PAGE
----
March 23, 1971|
Montreal, Quebec, Canada
|Height||178 cm (5 ft 10 in)|
|Eye color||Dark brown|
Early life and career
Yasmeen Ghauri was born in Montreal, Quebec to a German mother, Linda, and a Pakistani father, Moin Ghauri. Ghauri who was raised Muslim had a difficult childhood, and was bullied by her classmates at school for her Pakistani heritage. Ghauri went with her parents for the Islamic Hajj pilgrimage to Mecca when she was 12. When she was 17, Ghauri was discovered while working at a McDonald's restaurant by Montreal hairdresser and artistic director of Platine Coiffure, Edward Zaccharia. Soon after her discovery, there was a shift in mentality within the fashion industry, moving from predominantly Nordic-looking models to more "ethnic" models, a trend which Ghauri helped to inspire.
Despite her parents' disapproval, Ghauri actively pursued a modeling career, premiering in Milan and Paris before moving to New York in 1990. Here, she was noticed by fashion critics and labels alike. The New York Times described her runway walk as a "ball-bearing swivel of her hips". Her appearance prompted part of what is now termed in fashion the "Canadian invasion".
This section relies largely or entirely on a single source. (April 2018)
Ghauri enjoyed fame in the early 1990s after her first major cover with Elle Magazine in January 1991. Soon after, she became the face of both Chanel and Jil Sander. By the end of 1990, Ghauri appeared on the cover of French Elle magazine in July and December. In September, she graced the catwalk for Gianni Versace's show in Milan and by the next month, she was walking for Chanel, Helmut Lang, Jean Paul Gaultier and Lanvin in Paris. She became the face of Christian Dior and Anne Klein in 1991. In January, she was photographed by Steven Meisel for the cover of Italian Vogue magazine and toward the end of the year, she appeared in British and Italian Vogue editorials. Photographer Patrick Demarchelier, who photographed her for the Italian issue, called her his favourite subject.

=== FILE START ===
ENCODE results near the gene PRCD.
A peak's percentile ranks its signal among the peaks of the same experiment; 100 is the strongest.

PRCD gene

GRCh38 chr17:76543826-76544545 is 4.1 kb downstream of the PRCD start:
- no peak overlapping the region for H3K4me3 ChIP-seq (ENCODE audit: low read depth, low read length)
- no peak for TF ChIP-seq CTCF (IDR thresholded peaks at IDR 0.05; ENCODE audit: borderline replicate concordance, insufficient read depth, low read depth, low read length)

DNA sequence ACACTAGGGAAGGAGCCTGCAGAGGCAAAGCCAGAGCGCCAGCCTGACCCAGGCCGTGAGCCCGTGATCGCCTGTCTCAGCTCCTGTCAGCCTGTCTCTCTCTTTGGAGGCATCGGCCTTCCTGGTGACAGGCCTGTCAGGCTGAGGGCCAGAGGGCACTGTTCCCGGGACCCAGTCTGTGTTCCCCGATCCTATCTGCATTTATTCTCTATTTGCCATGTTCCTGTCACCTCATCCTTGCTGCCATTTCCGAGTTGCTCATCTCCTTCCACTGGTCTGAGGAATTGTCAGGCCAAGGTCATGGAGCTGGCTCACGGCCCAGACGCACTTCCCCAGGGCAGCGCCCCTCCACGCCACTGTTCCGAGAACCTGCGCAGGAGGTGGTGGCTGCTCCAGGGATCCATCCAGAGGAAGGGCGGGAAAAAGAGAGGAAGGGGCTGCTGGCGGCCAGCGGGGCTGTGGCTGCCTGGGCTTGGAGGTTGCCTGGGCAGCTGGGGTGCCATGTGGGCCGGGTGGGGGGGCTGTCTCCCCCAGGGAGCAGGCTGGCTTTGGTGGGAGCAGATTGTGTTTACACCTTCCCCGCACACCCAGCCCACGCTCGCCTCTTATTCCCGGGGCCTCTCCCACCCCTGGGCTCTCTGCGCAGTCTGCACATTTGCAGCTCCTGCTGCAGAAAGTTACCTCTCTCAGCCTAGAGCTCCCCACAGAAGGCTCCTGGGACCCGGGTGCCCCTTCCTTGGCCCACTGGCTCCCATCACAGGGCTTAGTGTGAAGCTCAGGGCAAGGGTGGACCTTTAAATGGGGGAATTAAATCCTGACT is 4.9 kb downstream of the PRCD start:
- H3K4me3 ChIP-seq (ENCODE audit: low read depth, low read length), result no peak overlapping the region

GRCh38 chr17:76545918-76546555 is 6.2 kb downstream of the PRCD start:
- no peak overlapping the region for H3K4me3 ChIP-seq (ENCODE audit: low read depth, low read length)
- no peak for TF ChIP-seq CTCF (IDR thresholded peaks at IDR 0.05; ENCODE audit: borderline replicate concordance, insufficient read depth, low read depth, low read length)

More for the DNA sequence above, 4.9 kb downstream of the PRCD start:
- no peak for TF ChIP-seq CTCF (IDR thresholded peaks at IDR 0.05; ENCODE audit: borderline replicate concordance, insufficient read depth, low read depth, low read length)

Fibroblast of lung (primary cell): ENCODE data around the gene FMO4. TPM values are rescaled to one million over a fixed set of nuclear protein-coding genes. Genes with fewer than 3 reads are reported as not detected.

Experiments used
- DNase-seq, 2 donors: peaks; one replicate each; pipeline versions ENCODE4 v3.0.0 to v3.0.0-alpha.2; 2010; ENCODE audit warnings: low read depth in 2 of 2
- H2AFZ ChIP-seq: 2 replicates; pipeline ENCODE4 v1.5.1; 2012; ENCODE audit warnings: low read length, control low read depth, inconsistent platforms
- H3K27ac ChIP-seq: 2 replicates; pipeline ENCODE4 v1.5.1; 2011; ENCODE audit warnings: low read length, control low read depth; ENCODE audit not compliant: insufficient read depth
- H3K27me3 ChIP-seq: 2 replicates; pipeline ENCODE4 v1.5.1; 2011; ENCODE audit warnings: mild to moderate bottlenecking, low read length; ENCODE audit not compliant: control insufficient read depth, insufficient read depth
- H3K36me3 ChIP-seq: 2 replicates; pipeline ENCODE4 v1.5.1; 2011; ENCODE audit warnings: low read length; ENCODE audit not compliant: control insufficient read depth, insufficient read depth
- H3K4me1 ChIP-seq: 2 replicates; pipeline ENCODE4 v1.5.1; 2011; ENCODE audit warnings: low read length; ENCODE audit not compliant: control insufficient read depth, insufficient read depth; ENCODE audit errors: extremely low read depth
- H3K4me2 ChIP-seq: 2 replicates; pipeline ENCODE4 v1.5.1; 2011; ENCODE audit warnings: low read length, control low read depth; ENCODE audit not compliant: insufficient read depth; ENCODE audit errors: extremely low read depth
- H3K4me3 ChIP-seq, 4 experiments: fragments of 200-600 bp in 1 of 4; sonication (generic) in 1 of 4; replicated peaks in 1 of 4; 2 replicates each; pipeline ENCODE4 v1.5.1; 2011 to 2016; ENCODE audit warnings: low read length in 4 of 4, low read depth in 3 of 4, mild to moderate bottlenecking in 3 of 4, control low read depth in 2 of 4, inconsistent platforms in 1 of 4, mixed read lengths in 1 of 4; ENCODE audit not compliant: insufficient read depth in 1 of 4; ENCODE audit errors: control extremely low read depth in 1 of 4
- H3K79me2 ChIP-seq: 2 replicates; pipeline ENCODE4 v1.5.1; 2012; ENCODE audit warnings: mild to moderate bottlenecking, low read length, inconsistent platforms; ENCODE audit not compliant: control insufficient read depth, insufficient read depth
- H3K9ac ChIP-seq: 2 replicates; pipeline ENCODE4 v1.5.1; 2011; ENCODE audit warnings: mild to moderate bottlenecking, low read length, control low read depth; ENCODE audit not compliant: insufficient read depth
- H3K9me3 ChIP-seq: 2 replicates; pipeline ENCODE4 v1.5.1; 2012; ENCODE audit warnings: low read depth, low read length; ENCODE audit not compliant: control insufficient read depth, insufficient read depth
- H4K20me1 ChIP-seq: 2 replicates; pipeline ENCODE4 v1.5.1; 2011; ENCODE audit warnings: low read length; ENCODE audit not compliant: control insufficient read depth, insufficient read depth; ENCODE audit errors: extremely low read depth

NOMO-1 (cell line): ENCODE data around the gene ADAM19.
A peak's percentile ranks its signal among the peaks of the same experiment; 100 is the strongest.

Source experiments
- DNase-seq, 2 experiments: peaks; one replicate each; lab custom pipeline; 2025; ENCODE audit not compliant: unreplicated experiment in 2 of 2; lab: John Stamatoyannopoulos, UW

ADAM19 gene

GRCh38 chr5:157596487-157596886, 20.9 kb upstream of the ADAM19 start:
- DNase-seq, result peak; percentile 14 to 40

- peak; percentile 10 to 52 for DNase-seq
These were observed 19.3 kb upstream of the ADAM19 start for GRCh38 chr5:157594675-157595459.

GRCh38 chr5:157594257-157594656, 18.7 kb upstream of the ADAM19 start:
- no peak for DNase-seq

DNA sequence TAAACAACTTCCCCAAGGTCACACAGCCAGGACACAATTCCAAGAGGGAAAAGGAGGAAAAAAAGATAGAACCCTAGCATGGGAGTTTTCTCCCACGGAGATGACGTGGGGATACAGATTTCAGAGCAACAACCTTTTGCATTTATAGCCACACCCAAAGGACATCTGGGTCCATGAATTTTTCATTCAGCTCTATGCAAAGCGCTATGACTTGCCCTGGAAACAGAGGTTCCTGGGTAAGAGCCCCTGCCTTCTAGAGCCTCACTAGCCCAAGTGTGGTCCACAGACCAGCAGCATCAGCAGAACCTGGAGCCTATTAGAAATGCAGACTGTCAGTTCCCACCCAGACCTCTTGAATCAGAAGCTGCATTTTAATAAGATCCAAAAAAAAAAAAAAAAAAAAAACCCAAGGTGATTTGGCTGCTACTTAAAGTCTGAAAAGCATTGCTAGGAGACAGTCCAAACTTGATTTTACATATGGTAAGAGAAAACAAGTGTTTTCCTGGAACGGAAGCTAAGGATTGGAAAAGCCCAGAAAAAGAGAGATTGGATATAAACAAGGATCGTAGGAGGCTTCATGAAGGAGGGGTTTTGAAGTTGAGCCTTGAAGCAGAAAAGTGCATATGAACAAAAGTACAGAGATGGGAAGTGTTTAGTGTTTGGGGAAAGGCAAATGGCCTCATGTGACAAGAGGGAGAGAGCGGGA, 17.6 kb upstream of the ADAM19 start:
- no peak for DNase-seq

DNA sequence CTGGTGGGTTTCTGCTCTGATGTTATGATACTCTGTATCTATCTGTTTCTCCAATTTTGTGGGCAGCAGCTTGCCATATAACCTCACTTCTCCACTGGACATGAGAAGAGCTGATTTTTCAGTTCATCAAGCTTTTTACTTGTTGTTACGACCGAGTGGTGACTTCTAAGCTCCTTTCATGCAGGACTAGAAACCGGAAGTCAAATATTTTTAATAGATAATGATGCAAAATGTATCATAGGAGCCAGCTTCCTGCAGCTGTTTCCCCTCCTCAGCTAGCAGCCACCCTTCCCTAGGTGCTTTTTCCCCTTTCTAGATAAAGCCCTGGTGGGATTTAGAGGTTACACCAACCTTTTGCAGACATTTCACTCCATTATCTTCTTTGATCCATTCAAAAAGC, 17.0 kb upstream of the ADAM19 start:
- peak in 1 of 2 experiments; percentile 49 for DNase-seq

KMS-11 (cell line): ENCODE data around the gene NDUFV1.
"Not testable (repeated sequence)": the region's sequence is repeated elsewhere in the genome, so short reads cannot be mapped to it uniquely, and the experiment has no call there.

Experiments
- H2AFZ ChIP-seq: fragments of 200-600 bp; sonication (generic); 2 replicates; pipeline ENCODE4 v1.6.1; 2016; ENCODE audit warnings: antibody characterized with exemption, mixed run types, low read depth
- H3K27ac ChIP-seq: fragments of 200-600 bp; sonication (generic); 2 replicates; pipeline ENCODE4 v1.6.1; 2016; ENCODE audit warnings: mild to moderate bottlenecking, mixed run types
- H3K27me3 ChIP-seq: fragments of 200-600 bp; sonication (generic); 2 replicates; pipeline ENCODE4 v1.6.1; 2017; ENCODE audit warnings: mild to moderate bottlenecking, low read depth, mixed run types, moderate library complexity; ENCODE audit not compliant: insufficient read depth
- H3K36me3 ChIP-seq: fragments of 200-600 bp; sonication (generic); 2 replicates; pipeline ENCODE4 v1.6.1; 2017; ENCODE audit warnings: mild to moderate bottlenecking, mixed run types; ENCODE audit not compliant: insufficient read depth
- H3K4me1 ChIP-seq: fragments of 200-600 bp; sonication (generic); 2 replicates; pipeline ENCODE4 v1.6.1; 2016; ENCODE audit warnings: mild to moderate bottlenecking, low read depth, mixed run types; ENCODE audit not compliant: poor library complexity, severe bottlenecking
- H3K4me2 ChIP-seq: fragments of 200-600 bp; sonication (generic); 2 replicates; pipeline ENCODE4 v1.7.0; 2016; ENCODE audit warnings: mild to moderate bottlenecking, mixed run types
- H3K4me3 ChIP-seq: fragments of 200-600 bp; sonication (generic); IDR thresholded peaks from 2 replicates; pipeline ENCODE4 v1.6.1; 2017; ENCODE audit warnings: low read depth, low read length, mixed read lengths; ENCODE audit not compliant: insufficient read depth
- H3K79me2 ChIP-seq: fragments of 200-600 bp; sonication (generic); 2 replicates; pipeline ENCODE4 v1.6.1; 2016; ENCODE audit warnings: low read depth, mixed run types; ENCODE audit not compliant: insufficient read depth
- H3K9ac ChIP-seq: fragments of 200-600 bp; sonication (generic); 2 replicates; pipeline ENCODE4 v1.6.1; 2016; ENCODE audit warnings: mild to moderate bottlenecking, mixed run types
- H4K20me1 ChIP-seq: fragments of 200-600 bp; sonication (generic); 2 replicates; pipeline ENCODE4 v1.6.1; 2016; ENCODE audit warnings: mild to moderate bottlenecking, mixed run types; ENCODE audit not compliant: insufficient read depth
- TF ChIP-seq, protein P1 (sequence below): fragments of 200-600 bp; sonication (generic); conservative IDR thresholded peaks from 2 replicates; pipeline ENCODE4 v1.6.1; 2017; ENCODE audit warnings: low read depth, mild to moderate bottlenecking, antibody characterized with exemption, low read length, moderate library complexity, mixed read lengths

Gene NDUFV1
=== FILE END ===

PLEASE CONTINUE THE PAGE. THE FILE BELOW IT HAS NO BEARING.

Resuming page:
In 1992, she landed a contract with Victoria's Secret and became a face of Valentino couture and Versace. According to a NYMag.com online model profile, Ghauri walked the controversial Gianni Versace "Bondage" show in Milan in February 1992. Ghauri became the face of Hermès and Lanvin in 1993 and was photographed by Gilles Bensimon for Elle. She appeared in the 1995 documentary Unzipped by Isaac Mizrahi, and walked the 1996 annual Victoria's Secret Fashion Show.
When Ghauri stepped out of the Yves Saint Laurent show in 1996 at the last minute, speculations arose that she was retiring. She did indeed retire to start a family with her husband, Jewish lawyer Ralph Bernstein, and now has a daughter, Maia, and a son, Victor.
References in other media
Ghauri was the inspiration for the character Jasmine in the comic book series Jonathan Steele. Just like the real person, the comic book character is a former model, born in Montreal to a Pakistani father and a German mother.
- "Yasmeen Ghauri – Biography". Retrieved 2008-06-08.
- La Ferla, Ruth (1991-06-02). "Fashion; Striking poses". New York Times. Retrieved 2008-06-08.
- Silva, Horacio (2005-10-16). "The 'Eh' list". New York Times. Retrieved 2008-06-08.
- "Yasmeen Ghauri – Model Profile". New York Magazine. Retrieved 2008-06-08.
- "Yasmeen Ghauri". NNDB. Retrieved 2008-06-08.
- "Brotherly Roadblocks? Bernsteins Key to New Market". Daily News (New York). 1998-11-16. Retrieved 2018-08-25.
- "Jonathan Steele: Jasmine e Myriam" (in Italian).